Los Angeles Suspends Fines For Veggie Gardens Amid Food Crisis
The Los Angeles City Council gave its blessing Tuesday to neighborhood gardeners who want to plant vegetables on public parkways, voting to waive enforcement of a city law that makes the activity illegal.
City law requires parkways — the area between a sidewalk and curb — to be “free of obstruction,” including vegetable gardens.
The council, on a 15-0 vote, approved a motion to suspend the law in the case of vegetable gardens. The practice of planting gardens on public space, often called urban gardening, has been taken up in recent years in communities with limited access to fresh produce, as well as by avid community gardeners.
Westside Councilman Mike Bonin said he supports the vegetable gardens because Los Angeles “has a wellness crisis” and not enough access to healthy food.
The council’s vote instructs city officials to “immediately suspend enforcement” of the code for the gardeners while a “comprehensive report” on a new ordinance and a permitting process is prepared.
Council President Herb Wesson, who introduced the motion, said officials need “a little more time to sort out how we can do this,” but he did not want the community to “worry about getting cited” in the meantime.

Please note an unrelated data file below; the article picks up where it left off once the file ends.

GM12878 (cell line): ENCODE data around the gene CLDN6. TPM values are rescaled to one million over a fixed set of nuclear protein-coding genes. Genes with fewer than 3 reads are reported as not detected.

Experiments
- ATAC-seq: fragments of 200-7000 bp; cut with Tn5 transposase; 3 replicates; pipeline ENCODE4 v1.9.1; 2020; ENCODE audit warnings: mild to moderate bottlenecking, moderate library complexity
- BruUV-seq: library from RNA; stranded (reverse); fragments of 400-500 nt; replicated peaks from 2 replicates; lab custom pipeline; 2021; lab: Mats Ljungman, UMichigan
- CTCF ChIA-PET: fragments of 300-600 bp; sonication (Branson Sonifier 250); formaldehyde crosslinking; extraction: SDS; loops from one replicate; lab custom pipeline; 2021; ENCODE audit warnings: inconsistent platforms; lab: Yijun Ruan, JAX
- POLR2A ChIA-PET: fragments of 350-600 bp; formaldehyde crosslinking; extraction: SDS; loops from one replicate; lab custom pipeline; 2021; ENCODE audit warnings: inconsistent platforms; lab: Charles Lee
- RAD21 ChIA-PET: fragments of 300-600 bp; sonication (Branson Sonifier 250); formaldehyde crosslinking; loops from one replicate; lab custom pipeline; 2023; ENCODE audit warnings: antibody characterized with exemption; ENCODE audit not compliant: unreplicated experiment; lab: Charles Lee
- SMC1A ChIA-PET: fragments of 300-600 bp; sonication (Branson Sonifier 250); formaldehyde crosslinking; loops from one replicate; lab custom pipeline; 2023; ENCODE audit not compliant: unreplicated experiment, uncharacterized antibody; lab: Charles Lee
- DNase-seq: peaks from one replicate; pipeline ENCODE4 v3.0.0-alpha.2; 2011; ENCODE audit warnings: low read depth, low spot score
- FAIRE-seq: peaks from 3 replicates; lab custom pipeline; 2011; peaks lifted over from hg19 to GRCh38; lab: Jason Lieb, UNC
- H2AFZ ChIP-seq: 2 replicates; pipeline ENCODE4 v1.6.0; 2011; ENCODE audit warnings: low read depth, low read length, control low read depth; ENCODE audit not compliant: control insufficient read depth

City public works officials are in the process of amending the city’s “Residential Parkway Landscaping Guidelines” to make an exception for vegetable gardening, according to his motion, which was quickly embraced by his colleagues.
Last month, two gardeners were issued citations for their parkway gardens, prompting community members and the media to look into what became of a study Wesson requested in 2011.
Two years ago, South Los Angeles resident Ron Finley enlisted neighbors and friends to grow an urban garden of onions, broccoli, celery, peppers and other vegetables along a 150-foot-long parkway strip on Exposition Boulevard near his home.
Finley was subsequently cited for the garden. He gathered signatures for a petition challenging the rule restricting the gardens, eventually gaining the support of council members like Wesson, who helped initiate a study on amending the city code.